Baby boomers don’t just want travel, they want to give their fortune back to the community through voluntourism, as Miji Kang reports.
Reporter: The number of Baby Boomers is increasing in voluntourism, accounting for about a half of the volunteers. Jennifer Dagg who experienced volunteering in Nepal tells her travel story, Miji Kang reports.
Jennifer Dagg: He was a very quietly spoken very interesting young man.
Reporter: Jennifer Dagg recalls her first encounter with Ng Shearing Sherpa during the holiday with her husband in Nepal.
Jennifer Dagg: My husband and I had wonderful holidays in overseas. We love travelling. In 2007, we went to Nepal for an introductory trip, which was wonderful time in Nepal. Our leader at that time was a young Sherpa man called Ng Shearing Sherpa. Over the course of two week track, he told us about his village in the Himalayan region called Junbesi.
Reporter: From what the Sherpa said, Mrs Dagg found that people in Junbesi were in poor medical condition and they needed help.
Jennifer Dagg: He was horrified when he went back few times after trekking to discover how some people who were ill had to be carried a walk from five hours to the nearest hospital. And he explained how funds were very limited and how it was hard to get government funding for anything but he was determined to make it success.
Reporter: When she came back home, she kept contacting the Sherpa and noticed that she had a heart for the people in Junbesi. Mr Shearing was the inspiration for her to make the second journey to Nepal as a volunteer.
Jennfier Dagg: I discovered that there was a community worked based trip organised by one of Australia’s leading travel company and I decided to go. I went without my husband because I knew that I will be with the company and with a group of likeminded people. I was there just the month I turned 60.
Reporter: Donna Lawrence, Responsible Travel Manager at the World Expeditions says that there is a growth of volunteers in Baby Boomer age bracket who look for a travel involving volunteering.
Donna Lawrence: The notion of they travel quite a lot and they are quite discerning travelers. They are 50s or sometimes 60s. They are looking for something different but they are also feeling like it’s time to give it back and to contribute to some of the countries they’ve visited through their life time and voluntourism allows to do that.
Reporter: The main job Mrs Dagg was doing in Junbesi involved physical work for maintenance of building such as paving and painting. As a retired librarian, Mrs Dagg could handle the physical work quite well.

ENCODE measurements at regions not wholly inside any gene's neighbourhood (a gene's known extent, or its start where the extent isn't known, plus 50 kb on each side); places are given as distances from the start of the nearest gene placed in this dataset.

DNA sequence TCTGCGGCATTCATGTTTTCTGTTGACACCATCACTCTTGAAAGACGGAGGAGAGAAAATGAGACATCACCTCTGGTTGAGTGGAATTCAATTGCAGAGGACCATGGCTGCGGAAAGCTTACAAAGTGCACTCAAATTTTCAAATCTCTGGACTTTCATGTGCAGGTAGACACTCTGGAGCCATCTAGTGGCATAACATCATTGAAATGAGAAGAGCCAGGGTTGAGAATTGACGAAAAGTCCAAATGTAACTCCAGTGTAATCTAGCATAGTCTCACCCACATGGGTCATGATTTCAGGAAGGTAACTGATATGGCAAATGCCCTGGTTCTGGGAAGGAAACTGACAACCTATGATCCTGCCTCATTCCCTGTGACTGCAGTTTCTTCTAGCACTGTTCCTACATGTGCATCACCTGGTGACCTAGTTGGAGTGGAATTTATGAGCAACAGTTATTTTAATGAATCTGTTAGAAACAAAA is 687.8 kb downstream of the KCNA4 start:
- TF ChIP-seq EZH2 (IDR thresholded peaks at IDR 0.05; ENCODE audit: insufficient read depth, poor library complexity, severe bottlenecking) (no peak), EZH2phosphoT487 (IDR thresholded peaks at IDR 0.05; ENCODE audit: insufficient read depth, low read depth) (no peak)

Jennifer Dagg: It was good physical exercise it was outdoors and we had lovely weather. We work constantly supplied with food and urged to take breaks whenever we felt like it. The actual work element of the trip was not that difficult. We had wonderful trek afterwards and it was really a real bonding experience to do something like this.
Reporter: Ms Lawrence says that Baby Boomers account for 60 percent of volunteers in the World Expeditions and they are such a productive volunteer in their projects.
Donna Lawrence: I think the Baby Boomers many of them have done it tough in their childhood and maybe they have had a hard upbringing and they know how to work hard so they are often the most productive people in our project where hard work is required. Our participants need no skill. They just need to be willing to work. Anybody can do one of our trips. The work that has done is just hard work. It’s physical hard work.
Reporter: Stephen Wearing, a voluntourism specialist at the University of Technology Sydney says the Baby Boomers look for a connection with the community from voluntourism.
Stephen Wearing: Wanting to give a little bit back, they don’t want a just travel. A lot of them had enough money to travel in that general way. And they are looking for different sorts of travel and different sorts of experiences where they may be connecting more with the community so staying for longer periods of time.
Reporter: Mr Wearing alarmed that they should be careful when they choose the organisation to be involved and make sure its sustainability of the projects.
Stephen Wearing: So the organisation you might pay to go with might not be the organisation that actually providing for the projects. So they need to be careful to have a look at what sorts of projects were being provided. Does the organisation you are paying your money to actually run those projects? Because I think there are some problems there if that is disconnect?
Reporter: He says that Ecotourism Society’s experts including Wearing will release the best guideline for voluntourism this year. Miji Kang, reporting for Baby Zoomers.
Find more about Junbesi Medical Centre Project at the World Expeditions